"not even in the same room where you would apply resin"

Well, that presents a bit of a problem. I don't have a separate finishing room, let alone a separate 'glassing room. Everything, including rough milling, assembly, sanding, 'glassing, and final topcoat finishing gets done in the same garage. No way the rest of the family is going to put up with sanding dust or fumes in the rest of the house. Tried the basement once, but the whole house reeked of varnish.

Typically, when I'm done sanding, the garage gets vacuumed out reasonably well, allowed to settle a couple days, vacuum & settle again, before I start resin or finish work. This seems to reduce the dust specks in the coats; might this also reduce the ill effects of oil vs resin? What else can/should I do?

Good thing I'm just a hobbyist, and only do this between the day job & running the kids around! That'd be a lot of downtime for a real shop...

The other thing I'll note is that I just finished doing annual maintenance on my local forest preserve district's Voyageur paddles. These have had oil finishes on them since they were new (at least 7 years ago, no telling how many more). They get used several times a week during the spring-summer-fall programs season, so it's not like they're collecting dust. Three of the five paddles developed cracks in the shafts, and I've epoxied them back together (made a whole new top end for one), put fiberglass casts around the breaks, and I've been sanding & oiling the eposed wood annually. The 'glass is holding up well, and it's been 4-5 years since it was put on. Perhaps fully cured oil has lost whatever solvents impact the epoxy, and fully cured epoxy resists the oil solvents? Any thoughts?

I don't know about resin and dryed oil, just that it doesn't take much to effect an epoxy job.

I used to do the sanding and epoxying in the same area, and even the varnish, but no oil or silicone in the area. I have had "fisheyes" for some unknown reason, the best guess I and the supplier had was that I wiped the surface with contamined ("new') solvent.

I am being "forced" to move my shop/canoe work area out to the garage from the basement, so I'm not sure how that will work out. (My wife like your's, didn't like the dust and smell during varnish time. The worst BTW is oiling with turp, very strong smell, this has to be done outside.)

When I varnish, I do setup a plastic "room" to minimize dust in the finish.

I have to do all of my work in one room, wish that I had more!

If you're careful not to cross contaminate, you should be OK to use oil based products in the same room.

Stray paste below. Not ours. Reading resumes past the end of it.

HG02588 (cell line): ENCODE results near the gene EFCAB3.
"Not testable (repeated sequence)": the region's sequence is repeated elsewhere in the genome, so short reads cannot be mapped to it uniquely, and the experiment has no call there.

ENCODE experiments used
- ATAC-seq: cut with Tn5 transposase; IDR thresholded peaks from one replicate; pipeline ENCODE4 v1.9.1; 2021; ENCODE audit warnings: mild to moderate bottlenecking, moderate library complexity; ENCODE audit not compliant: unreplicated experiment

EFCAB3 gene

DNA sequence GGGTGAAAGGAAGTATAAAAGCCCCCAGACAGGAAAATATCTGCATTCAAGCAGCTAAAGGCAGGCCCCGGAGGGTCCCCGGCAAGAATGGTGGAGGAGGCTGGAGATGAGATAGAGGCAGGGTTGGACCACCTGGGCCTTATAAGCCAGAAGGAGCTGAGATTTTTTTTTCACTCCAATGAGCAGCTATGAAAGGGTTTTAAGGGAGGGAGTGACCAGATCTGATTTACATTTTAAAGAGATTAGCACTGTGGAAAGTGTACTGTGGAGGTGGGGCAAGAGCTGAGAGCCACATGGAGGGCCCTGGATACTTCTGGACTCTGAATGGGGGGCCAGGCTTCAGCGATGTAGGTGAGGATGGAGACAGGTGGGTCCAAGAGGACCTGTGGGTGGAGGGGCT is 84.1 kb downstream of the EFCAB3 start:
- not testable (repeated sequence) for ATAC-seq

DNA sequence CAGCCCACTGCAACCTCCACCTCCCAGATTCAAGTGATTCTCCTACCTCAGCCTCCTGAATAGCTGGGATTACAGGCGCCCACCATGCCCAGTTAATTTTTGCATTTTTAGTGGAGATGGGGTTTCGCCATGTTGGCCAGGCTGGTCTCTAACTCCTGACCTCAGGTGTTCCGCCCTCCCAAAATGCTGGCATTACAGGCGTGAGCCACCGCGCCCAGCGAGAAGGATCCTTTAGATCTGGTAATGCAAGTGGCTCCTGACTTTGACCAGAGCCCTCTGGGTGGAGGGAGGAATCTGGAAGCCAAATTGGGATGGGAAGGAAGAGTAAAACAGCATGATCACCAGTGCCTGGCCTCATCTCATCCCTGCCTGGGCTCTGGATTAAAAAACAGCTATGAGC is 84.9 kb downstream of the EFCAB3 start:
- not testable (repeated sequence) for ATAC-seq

The people who use those old paddles are probably not concerned about extra fine finishes. The oil finish is probably old enough to not be critical, and the surface prep is probably pretty aggressive, and the job that the glass and epoxy has to do is not very critical. So, it works well enough for the situation.

Dust is an issue, but if you work your timing out, its manageable. Base coats are less sensitive than finish coats. You'll be sanding your work anyway, right?

As for wood combinations, I'm partial to:

-white cedar with maple, especially curly maple.
-tan and chocolate WRC with cherry or walnut.

I like a cedar shaft core with hardwood faces, not a solid hardwood shaft. Taper the core to a feather edge at the grip end, and build it up with the hardwood. This way you get a nice hardwood grip without the big core at the end. Done well, its practically invisible. Well, not quite, but it doesn't stick out like a sore thumb.
I've thought about laminating the shafts, but it just seems like an awful lot more work. No question on weight savings, just the practical consideration of how long it takes me to get anything done. THis last paddle took 8 months... Heck, I've been planning to overhaul the wall around our fireplace for 9 years now...

But once I built the canoe (strip & 'glass), anything with flat surfaces & right angles is just not exciting enough. :D

Now if I can just get started on the next boat...
Hmm, I agree with the laminated shaft. I find it fairly easy to make, and it really does shave off a lot of ounces. I think mine only adds a day or so to the milling and glue-up.:)
No, the Forest Preserve District isn't concerned about an extra fine finish on their Voyageur paddles, but they are concerned with splinters, cracks, and damage beyond usability. The paddles cost $150 apiece (don't know where they got them, but probably through Ralph Frese), and the staff likes having them in working order. The cracked & broken shafts come from pry strokes, the beaten up tips come from grinding into the sand/rock lakebed, and the gouges in the grips are from ... from what? Transporting them in the back of the van? Anybody's guess is as good as mine. I suggested they make fleece paddle bags for them...

The glass work does perform a pretty critical function, though -- it keeps the shafts intact. Remember, these are casts -- think of like a cast on a broken arm -- and while the pieces of shaft are epoxied to each other inside the cast, the monster pry strokes required for maneuvering their 34foot boats put a lot of stress on them! So every year, I sand, repair, & oil them, and the 'glass work is holding up well, despite pry strokes & oil underneath. I'm pretty happy with how they're holding up...

I'm always careful with surface prep -- I know too well what happens when you aren't!